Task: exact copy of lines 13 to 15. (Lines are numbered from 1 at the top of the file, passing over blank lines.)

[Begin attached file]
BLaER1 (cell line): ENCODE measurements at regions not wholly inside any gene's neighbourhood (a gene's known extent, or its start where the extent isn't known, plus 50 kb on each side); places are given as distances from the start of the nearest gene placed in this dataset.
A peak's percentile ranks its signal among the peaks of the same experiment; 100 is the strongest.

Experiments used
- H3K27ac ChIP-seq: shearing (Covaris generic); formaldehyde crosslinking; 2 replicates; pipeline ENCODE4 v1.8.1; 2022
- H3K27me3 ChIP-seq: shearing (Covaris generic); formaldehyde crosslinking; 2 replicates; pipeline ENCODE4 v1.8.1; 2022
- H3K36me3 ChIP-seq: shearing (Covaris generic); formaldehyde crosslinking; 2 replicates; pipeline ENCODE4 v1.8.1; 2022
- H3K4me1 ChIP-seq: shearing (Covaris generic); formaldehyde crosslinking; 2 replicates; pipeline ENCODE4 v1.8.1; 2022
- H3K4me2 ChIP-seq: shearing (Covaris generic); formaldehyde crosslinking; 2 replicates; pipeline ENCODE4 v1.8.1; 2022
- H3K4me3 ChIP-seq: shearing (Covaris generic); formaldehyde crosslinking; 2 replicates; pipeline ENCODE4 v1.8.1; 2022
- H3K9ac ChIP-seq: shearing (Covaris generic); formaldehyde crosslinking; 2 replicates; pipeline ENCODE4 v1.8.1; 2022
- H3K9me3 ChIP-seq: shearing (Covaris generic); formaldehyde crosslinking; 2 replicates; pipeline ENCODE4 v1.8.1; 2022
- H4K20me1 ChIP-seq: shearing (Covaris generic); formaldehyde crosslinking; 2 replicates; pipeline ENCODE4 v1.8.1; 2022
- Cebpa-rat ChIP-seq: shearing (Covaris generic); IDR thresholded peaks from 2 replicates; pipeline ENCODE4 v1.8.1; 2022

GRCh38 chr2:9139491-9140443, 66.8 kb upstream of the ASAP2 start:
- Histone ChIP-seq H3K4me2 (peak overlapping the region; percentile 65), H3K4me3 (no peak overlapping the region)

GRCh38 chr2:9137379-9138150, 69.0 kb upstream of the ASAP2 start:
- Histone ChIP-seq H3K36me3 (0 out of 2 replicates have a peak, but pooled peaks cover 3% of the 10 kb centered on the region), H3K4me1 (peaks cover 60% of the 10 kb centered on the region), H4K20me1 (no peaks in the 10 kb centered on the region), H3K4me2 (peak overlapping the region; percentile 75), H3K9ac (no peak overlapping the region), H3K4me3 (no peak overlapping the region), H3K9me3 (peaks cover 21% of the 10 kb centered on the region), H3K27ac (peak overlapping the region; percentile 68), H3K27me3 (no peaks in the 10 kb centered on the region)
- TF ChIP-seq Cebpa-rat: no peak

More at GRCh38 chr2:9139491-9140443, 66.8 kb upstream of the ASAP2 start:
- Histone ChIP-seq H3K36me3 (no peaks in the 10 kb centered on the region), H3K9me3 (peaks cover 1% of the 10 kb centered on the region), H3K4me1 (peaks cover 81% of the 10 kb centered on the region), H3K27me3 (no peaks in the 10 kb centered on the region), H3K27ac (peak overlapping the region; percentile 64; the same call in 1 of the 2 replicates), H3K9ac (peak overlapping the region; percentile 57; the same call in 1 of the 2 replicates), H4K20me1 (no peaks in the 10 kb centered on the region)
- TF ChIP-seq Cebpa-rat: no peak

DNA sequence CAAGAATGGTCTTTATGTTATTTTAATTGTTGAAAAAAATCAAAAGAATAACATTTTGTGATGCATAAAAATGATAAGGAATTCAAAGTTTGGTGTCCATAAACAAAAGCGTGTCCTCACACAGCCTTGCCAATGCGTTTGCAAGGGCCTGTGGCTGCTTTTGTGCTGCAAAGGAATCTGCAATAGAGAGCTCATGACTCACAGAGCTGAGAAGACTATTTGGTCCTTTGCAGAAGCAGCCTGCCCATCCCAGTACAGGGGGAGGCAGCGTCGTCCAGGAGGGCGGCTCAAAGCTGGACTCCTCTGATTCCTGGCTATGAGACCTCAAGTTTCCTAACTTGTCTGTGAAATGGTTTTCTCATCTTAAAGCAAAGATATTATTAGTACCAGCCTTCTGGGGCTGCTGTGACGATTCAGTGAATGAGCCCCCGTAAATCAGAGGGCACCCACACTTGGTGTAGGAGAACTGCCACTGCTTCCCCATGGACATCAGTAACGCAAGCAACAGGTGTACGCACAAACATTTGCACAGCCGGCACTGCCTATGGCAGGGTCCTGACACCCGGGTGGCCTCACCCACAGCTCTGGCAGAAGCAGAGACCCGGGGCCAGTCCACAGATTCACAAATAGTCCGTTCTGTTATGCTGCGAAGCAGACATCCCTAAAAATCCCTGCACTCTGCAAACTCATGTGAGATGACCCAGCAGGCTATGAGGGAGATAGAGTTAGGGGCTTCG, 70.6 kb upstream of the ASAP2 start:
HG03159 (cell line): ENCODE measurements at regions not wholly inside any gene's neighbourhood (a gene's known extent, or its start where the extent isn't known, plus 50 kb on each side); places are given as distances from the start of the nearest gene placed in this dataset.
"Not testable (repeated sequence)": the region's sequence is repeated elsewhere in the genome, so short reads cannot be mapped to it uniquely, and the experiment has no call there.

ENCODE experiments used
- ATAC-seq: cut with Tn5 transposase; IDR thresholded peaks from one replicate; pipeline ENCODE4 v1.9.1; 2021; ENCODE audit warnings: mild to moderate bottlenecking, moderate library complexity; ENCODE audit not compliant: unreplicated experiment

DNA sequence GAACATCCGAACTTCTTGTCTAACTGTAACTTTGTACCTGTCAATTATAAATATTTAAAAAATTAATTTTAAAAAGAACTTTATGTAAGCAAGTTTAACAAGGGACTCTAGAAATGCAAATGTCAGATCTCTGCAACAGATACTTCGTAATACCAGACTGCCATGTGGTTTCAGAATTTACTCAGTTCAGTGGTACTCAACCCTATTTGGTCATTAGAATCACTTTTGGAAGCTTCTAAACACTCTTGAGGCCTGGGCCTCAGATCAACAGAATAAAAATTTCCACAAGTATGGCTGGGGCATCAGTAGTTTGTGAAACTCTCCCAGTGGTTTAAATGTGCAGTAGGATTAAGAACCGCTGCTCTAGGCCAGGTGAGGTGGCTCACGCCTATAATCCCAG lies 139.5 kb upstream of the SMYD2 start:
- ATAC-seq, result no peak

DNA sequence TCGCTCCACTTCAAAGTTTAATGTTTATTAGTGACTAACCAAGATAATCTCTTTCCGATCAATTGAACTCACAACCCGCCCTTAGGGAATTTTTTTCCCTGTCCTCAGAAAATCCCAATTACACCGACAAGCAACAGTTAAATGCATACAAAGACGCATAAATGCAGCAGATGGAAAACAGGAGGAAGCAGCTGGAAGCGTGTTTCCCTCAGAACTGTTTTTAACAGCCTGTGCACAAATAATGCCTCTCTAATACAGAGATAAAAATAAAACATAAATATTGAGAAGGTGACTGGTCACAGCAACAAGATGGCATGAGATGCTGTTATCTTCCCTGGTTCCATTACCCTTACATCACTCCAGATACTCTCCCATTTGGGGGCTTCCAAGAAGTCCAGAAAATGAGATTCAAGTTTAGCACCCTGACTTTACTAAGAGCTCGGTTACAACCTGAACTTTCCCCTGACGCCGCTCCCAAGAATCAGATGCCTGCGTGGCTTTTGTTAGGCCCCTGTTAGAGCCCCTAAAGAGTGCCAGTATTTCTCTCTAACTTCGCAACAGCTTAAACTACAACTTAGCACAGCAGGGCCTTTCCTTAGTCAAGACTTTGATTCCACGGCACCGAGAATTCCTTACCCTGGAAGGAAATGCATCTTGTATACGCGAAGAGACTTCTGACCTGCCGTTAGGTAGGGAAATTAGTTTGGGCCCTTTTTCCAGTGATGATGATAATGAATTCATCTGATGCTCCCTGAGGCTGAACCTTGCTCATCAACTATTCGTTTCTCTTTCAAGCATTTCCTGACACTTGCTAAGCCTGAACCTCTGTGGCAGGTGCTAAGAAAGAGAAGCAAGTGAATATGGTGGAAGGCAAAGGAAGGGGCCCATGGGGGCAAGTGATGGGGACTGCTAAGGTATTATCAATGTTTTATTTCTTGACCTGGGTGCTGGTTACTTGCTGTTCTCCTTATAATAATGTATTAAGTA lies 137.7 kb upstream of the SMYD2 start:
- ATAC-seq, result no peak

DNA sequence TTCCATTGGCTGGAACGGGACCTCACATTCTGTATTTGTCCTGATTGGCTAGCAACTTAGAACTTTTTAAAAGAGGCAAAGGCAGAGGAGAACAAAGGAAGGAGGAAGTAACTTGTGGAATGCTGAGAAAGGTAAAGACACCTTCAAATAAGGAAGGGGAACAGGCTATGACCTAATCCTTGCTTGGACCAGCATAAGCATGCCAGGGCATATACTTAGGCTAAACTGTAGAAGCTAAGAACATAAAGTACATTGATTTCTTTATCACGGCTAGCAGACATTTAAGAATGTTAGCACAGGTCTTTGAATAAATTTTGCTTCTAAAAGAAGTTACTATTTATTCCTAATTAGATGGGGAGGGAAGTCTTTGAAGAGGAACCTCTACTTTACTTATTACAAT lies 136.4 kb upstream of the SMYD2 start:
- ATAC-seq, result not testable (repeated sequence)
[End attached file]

- Cebpa-rat ChIP-seq: shearing (Covaris generic); IDR thresholded peaks from 2 replicates; pipeline ENCODE4 v1.8.1; 2022

GRCh38 chr2:9139491-9140443, 66.8 kb upstream of the ASAP2 start:
- Histone ChIP-seq H3K4me2 (peak overlapping the region; percentile 65), H3K4me3 (no peak overlapping the region)